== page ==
From the rise of personalized search to the growing role of mobile devices in web browsing, this week's internet marketing news reveals that the online marketing landscape is ever-evolving.

From insight on the rising use of the mobile web to new developments that reveal the increasingly social side of search, the internet marketing news from the past seven days serves as a reminder that the digital landscape is constantly evolving and marketers must stay ahead of the latest trends to keep up.

Perhaps one of the simplest yet a vital developments marketers must consider is the rise of mobile devices as a means of searching the internet. As Brafton has reported, browsing the web is one of the most common tablet activities, and searches on smartphones are similarly rising. (More than 70 percent of Android users have conducted Google searches on their phones in the past 30 days.) In addition to catering to mobile audiences with content that considers nearby, on-the-go users, marketers should note that many believe mobile devices will alter the nature of search, itself.

The other channel of the moment that has (consistently) driven internet marketing headlines – social – has had a number of new developments in the past week, as well. Facebook announced a new Subscribe feature that enables users to manage how much social content they see from friends and other people they’re connected to on the social giant. As Brafton reported, users can choose to see the normal amount, more content or less content from users, and they can also opt to subscribe to public posts from respected figures (meaning users might want to be more careful about which posts they designate as public).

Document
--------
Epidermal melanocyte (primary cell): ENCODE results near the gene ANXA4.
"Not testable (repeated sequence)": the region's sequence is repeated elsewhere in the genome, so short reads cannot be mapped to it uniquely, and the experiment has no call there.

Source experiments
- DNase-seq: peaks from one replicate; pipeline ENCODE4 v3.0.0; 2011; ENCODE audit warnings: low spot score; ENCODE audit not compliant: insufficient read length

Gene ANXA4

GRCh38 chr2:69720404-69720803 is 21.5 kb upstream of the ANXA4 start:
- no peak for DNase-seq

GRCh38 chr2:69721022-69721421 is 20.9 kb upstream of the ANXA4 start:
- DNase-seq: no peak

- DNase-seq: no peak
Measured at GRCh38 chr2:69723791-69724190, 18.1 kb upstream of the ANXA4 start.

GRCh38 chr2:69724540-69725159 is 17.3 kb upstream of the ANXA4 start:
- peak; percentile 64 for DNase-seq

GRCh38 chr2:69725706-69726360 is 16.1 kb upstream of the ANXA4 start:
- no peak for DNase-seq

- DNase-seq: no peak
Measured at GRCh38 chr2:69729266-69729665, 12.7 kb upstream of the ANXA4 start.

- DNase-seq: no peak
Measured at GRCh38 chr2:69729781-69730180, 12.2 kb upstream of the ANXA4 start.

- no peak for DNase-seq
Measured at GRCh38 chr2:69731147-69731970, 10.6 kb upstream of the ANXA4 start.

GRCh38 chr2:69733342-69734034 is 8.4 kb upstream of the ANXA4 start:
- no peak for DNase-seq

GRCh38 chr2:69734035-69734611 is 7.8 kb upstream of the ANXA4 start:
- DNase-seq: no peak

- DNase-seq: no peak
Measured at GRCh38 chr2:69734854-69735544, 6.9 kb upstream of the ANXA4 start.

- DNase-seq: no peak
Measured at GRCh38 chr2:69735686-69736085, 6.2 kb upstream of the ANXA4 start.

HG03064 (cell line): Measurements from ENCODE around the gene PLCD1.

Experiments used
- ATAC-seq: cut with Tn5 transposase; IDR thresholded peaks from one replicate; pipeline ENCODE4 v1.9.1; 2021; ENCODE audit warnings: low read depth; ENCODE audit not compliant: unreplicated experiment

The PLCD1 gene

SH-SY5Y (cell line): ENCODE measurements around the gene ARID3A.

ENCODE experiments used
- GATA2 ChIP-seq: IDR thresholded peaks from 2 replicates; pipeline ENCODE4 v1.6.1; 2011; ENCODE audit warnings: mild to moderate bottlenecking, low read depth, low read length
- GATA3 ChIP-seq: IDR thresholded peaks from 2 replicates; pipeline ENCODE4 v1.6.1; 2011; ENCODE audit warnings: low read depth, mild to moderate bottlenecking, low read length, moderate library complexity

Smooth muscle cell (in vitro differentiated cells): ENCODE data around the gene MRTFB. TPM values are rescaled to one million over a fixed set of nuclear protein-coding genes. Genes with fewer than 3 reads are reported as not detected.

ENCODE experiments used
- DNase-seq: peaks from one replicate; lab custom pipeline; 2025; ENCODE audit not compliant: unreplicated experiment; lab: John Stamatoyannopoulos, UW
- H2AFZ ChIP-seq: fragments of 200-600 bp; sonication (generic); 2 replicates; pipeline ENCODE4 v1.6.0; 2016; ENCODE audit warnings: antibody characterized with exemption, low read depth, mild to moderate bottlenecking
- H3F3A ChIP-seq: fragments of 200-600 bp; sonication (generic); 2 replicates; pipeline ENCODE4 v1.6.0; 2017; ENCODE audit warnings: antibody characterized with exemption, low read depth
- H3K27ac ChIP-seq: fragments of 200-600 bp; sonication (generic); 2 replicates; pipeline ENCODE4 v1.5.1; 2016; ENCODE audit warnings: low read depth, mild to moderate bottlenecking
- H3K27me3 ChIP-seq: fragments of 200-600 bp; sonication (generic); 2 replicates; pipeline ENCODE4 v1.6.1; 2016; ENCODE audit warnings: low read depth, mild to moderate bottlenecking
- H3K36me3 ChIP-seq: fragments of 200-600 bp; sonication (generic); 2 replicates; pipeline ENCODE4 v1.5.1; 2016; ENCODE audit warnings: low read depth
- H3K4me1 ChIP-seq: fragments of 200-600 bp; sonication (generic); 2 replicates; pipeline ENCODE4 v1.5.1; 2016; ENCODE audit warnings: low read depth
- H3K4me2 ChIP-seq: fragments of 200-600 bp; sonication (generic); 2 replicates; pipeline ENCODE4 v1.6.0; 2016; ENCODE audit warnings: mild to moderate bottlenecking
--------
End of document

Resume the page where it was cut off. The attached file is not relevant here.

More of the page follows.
In other social news, Twitter unveiled several new features, including Promoted Tweets expansion. Where users once saw Promoted Tweets only when they followed a sponsoring brand, the company will now display promoted Tweets to all social users. Additionally, Twitter has announced new Analytics that marketers might like. Twitter’s Web Analytics are aimed to give businesses a better sense of how much of their traffic comes from the microblogging site, which content is most shared on Twitter and the level of effectiveness of the Tweet button on a site.

This should be good news to marketers as driving site traffic from social pages is a key measure of social marketing success. As Brafton reported, a survey from Duke University shows that page views and repeat visits are among the top social media metrics that marketers love. Perhaps the best way to drive positive social results is to use varied social content. Industry experts agree that updated posts and unique types of content are key to continuously engaging social audiences – and anything to boost fan interaction might pay off. As Brafton reported, conversions from social marketing are growing, according to a report from RichRelevance.

Marketers hoping to catch conversions from Google+ users will find they still need to wait to directly engage this audience. At last week’s SMX East conference, Google’s Christian Oestlien confirmed that Google is still perfecting its business pages. While Social Media Today reports that Ford is testing a Google+ business page, the feature is not yet available for most brands. Of course, marketers may be less eager to jump on the Google+ bandwagon in light of recent news that Google+ posts have decreased by 41 percent in the past two months.

In spite of its reportedly dwindling posts, Oestlien suggested to SMX attendees that the search giant’s social network is thriving. He said Hangouts are becoming a key business tool and that Google is pleased with consumers’ adoption of Circles. He also spoke at the event about the recently confirmed theories that Google is testing +1 as a ranking signal. In fact, marketers might expect a lot more of +1 data across Google’s search and other products as Oestlien said, “At Google, social is not a vertical, it’s horizontal.”